Stop what you're doing for a moment, look out of the window, and take a long, hard look at your fall garden. What do you see? I'm sure there are individual trees or shrubs that are breathtaking, but are they shown off to their best advantage? Do they read as random sparks here and there, or as a full blown bonfire that will burn with ever-increasing intensity for the next month?
Here are a few ideas to help you assess and improve your autumnal display based on my own observations, mistakes, and successes.
If you find yourself always taking close up shots of individual colorful leaves, ask yourself why? Is it perhaps because that red leaved maple doesn't really stand out against the adjacent purple smoke bush for example? Color contrast and careful distribution are essential components of a really eye catching fall display. Our garden (shown above) is surrounded by mixed forest. Those dark green conifers really let the bright colors of the island border pop.
Seen from another angle which again highlights the necessity of a solid green backdrop, the island border is a true four season showcase.
Temper the Heat
Since most autumnal colors are shades of red, orange, and gold it can be fun to shake things up a bit by adding cool blue or silver tones.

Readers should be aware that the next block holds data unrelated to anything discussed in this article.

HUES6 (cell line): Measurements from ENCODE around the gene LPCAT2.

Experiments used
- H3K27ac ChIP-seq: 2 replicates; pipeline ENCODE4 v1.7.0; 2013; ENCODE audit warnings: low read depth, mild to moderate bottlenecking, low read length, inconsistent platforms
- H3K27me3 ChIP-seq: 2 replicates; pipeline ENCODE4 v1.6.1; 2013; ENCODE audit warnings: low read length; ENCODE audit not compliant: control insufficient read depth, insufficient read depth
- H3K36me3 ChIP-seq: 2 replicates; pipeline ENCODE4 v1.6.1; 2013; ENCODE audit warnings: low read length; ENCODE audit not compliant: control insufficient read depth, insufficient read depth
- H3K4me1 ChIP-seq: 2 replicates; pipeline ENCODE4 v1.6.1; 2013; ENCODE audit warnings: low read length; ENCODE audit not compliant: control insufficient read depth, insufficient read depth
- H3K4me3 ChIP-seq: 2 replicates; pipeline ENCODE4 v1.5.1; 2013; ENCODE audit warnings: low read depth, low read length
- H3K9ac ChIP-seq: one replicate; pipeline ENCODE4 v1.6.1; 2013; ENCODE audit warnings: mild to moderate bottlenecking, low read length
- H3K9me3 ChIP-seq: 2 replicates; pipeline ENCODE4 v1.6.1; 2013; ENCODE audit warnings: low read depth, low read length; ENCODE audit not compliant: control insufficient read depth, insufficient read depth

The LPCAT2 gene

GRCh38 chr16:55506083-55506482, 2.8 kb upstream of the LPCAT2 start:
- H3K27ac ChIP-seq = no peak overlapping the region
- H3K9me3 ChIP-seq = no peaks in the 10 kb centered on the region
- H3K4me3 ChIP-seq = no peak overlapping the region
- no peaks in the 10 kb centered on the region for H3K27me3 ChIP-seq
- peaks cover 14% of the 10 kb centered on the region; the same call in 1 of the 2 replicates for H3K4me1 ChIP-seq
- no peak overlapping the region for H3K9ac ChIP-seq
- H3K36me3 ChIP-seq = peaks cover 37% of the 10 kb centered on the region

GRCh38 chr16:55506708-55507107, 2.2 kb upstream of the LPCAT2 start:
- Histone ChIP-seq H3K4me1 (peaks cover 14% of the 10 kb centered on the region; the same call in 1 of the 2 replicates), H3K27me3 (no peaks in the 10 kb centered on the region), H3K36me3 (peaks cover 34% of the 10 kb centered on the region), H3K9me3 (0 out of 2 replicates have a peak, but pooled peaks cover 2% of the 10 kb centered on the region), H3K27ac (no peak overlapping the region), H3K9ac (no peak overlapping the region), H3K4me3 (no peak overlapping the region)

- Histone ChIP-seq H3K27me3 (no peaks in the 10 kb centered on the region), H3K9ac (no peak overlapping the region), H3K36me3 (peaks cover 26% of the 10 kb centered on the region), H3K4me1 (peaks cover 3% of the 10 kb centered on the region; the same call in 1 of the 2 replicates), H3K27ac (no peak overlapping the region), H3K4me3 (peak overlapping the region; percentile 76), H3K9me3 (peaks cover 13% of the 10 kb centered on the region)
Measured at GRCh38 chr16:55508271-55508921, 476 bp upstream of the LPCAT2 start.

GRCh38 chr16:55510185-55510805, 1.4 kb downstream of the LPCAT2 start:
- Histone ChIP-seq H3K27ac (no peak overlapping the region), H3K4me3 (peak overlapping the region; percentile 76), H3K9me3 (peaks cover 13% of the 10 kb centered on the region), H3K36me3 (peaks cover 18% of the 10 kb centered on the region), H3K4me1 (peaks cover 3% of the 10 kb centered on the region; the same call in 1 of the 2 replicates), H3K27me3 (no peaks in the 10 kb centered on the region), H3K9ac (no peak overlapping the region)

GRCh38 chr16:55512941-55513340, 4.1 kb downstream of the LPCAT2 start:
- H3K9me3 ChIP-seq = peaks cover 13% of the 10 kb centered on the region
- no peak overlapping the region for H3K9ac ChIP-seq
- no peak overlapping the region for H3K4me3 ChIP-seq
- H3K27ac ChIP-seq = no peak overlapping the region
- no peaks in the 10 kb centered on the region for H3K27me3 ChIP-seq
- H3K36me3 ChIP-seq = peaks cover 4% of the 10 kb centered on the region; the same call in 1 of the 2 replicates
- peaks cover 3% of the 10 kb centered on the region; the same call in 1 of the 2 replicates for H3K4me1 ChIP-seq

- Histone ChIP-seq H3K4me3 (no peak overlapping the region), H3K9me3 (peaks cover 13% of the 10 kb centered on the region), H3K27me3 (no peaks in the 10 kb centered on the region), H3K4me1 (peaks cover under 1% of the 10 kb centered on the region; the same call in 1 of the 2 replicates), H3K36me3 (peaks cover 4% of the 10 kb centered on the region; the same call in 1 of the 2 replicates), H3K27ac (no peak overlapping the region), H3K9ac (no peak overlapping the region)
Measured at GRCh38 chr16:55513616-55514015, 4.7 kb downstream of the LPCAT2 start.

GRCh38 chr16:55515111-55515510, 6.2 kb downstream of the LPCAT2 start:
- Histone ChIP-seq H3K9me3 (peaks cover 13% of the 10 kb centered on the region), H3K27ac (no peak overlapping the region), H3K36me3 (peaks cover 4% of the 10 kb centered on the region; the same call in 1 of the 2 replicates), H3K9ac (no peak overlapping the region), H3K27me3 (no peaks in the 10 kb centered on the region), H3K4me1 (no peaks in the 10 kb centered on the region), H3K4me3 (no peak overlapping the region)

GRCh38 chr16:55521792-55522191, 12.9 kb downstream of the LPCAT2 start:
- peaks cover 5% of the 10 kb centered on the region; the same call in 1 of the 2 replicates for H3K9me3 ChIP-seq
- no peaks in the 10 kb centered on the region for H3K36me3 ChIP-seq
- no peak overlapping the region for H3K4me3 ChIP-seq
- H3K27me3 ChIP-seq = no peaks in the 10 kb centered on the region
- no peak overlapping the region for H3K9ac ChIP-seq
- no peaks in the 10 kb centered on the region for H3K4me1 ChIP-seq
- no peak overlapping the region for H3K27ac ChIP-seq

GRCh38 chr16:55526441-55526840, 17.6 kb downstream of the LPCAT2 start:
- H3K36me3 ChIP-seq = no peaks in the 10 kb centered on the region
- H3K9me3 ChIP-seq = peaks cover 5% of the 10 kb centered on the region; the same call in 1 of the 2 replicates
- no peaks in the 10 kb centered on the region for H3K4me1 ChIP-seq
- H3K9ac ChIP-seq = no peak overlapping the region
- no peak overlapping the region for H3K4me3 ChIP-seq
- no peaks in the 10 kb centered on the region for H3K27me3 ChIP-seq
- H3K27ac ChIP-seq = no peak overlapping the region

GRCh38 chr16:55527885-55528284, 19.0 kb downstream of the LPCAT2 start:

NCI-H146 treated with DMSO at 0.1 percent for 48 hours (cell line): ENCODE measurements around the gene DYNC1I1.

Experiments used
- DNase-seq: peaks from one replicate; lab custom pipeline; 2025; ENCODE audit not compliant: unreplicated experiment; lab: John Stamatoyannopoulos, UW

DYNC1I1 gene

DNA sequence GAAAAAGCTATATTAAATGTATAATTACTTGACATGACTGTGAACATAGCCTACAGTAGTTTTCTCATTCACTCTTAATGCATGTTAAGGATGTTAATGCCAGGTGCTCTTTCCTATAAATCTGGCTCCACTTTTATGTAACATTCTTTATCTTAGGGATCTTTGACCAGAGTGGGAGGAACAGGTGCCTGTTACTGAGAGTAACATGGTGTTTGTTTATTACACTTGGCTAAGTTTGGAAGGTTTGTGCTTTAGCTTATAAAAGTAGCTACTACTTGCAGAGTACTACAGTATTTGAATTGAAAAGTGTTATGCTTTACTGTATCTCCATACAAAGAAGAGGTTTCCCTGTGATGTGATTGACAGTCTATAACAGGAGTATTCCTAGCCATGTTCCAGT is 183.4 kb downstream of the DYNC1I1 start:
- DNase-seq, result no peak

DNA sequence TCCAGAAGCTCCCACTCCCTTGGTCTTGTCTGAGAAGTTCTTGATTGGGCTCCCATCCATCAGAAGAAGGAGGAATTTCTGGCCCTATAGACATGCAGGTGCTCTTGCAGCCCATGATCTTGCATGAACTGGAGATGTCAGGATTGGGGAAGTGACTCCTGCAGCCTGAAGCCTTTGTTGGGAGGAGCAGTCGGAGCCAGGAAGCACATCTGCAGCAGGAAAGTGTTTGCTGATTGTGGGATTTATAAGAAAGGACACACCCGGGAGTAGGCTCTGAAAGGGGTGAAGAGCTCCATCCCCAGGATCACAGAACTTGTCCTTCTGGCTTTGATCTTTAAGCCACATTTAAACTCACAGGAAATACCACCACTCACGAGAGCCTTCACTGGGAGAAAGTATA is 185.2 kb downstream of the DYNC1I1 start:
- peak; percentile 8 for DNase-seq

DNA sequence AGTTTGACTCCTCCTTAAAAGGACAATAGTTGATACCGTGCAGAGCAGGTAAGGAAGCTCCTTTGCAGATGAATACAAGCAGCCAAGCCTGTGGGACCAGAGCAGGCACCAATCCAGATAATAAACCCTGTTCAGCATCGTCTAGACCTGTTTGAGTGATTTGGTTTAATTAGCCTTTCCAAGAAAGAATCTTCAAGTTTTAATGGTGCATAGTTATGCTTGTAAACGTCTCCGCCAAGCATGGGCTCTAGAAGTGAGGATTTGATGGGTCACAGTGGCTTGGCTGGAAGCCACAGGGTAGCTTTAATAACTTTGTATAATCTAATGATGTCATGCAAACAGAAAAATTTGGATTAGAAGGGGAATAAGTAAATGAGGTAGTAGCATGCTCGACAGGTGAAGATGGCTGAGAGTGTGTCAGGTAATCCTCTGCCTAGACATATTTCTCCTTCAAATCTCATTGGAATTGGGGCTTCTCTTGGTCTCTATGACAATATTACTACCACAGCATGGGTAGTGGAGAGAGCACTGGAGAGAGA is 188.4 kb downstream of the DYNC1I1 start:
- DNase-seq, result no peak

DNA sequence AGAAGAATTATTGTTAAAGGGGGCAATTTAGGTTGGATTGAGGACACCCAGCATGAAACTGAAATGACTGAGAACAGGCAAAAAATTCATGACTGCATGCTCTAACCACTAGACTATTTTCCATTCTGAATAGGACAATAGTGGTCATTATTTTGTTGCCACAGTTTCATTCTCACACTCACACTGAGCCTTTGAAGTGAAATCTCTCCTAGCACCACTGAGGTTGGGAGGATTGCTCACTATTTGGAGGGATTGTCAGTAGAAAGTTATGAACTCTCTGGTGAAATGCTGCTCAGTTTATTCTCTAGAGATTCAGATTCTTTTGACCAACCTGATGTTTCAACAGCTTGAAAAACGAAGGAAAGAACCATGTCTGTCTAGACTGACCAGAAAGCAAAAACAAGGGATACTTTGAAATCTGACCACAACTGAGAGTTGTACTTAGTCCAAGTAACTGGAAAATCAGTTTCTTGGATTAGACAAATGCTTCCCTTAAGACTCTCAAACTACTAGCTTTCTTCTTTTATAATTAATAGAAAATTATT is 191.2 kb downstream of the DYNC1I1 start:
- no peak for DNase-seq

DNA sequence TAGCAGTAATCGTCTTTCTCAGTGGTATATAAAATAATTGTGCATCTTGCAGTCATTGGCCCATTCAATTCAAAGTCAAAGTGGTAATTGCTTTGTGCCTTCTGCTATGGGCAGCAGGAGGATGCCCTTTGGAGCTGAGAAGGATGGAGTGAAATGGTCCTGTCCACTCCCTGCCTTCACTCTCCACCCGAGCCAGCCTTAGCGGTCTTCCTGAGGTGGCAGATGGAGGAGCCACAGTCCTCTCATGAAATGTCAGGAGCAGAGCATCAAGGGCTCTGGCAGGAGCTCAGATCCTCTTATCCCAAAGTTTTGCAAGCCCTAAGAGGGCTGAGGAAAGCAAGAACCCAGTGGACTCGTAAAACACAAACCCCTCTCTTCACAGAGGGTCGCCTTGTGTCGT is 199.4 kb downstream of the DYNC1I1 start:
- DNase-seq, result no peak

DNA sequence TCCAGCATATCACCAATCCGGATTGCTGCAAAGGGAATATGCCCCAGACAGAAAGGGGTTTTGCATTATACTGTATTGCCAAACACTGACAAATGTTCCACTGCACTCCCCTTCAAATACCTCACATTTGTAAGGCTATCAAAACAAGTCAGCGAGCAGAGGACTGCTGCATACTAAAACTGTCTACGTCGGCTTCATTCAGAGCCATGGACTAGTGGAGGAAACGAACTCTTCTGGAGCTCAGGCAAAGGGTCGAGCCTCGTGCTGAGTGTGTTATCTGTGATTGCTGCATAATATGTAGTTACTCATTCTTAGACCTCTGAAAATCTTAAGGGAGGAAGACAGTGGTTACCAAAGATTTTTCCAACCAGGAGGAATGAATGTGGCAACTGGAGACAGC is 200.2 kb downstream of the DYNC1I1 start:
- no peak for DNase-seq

Even a simple fallen leaf can create be dramatic.
Playing with Texture
Looking to add something unusual? Sometimes it's just about adding an unexpected texture.
Textural contrast is especially important when there is little color contrast.
Create a Picture Frame
Rather than stopping the eye, try creating a portal through which one looks, framing a more distant multi-layered scene. Mitch Evans is a superb designer in this regard – these images are from a garden he designed a few years ago.
While the Japanese stewartia is eyecatching on its own, look how much it adds to the scene below when used to frame a pathway.
For a more intimate vignette, two maples and a hardy fuchsia were combined in another part of the garden.
Head out into the garden and photograph your favorite fall plants close up, from different angles, and from some distance away. What can you add to make them look even more beautiful next year? I'd love to hear your ideas – leave me a comment below!
You might also enjoy this older post featuring many more stunning images of Mitch's garden in Redmond, WA.
My book Gardening with Foliage First, co-authored with Christina Salwitz includes dozens of ideas for fall combinations, categorized into sun and shade, including the two designs from Mitch's garden shown above.